Thematic description

When analyzing language (use) in society, we have to deal with reflexivity and indexicality – the way speakers conceive of their own and others’ communicative practices, the way they evaluate them, and the way they link them with social positions and stances. The question why and with which consequences this happens is central in contemporary Sociolinguistics and Linguistic Anthropology, but it also deeply concerns Applied Linguistics in general.

The thematic, theoretical, and methodological interests and approaches to reflexive, indexical and language ideological phenomena vary across the field. While (the anthropologically rooted) research in metapragmatics and language ideologies usually focuses on how language practices reflexively refer to themselves or to specific contexts of usage, how such meta-references are discursively distributed and negotiated, and how they are linked with the socio-political field and the political economic conditions, studies on positioning practices (emerging from discursive psychology, conversation analysis and interactional sociolinguistics) traditionally highlight the role of evaluation processes in and for interactional contextualization.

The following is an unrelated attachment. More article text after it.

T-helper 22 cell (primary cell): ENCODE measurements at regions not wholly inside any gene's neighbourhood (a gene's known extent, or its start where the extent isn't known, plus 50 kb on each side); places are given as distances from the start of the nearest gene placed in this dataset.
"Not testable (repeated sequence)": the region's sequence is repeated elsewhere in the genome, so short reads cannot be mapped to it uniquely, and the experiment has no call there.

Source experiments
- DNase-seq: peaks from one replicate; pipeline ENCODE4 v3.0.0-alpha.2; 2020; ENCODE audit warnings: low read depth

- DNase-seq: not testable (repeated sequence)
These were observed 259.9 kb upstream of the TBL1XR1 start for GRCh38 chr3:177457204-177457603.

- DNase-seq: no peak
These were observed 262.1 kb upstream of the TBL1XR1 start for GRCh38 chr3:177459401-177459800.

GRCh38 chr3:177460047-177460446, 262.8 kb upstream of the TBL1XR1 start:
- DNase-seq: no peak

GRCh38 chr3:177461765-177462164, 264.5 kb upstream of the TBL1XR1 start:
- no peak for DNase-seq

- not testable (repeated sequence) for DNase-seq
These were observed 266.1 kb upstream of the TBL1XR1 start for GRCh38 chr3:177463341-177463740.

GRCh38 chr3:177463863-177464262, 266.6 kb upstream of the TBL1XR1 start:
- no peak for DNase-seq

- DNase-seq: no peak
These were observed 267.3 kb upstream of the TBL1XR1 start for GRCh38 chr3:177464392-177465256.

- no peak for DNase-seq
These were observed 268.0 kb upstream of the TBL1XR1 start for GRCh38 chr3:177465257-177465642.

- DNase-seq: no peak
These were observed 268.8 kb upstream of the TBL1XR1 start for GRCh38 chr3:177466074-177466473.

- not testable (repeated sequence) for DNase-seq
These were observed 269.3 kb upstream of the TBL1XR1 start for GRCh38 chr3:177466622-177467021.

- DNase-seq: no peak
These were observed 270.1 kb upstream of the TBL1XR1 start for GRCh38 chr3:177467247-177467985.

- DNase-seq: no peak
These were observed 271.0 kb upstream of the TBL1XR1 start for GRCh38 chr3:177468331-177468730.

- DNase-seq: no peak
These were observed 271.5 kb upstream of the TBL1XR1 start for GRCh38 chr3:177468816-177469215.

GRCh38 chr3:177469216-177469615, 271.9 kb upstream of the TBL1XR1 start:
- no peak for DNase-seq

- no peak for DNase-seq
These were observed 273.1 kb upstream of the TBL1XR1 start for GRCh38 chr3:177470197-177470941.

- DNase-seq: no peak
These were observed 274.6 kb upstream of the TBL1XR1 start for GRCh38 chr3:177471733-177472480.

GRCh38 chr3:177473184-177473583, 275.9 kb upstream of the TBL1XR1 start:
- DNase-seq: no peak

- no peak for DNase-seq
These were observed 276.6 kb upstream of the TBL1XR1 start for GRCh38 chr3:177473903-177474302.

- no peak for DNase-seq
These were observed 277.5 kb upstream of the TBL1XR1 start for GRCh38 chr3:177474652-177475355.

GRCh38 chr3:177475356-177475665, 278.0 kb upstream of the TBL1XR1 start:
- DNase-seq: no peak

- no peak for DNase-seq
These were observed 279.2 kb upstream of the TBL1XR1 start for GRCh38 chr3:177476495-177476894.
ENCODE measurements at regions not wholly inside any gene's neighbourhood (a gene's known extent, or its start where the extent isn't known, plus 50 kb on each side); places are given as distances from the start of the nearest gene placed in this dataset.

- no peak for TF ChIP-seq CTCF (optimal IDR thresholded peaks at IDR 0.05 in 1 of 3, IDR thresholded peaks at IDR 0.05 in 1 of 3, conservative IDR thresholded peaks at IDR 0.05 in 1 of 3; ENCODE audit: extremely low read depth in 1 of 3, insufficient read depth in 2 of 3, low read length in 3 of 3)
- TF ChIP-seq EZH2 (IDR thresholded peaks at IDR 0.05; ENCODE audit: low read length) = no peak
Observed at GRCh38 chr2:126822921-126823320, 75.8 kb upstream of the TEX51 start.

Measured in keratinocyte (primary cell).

The Summer School attempts to bring these strands together for productive sociolinguistic analyses. Our discussions will revolve around the following questions:

-   What do local practices tell us about social structures and the socio-political context?

-   Why do we want, and need, to understand these linkages?

-   How do we approach indexical and ideological phenomena, methodically?

-   How does our individual research contribute to theoretical reflections and methodological approaches of and to reflexive/indexical/ideological linkages?


 Flyer Summer School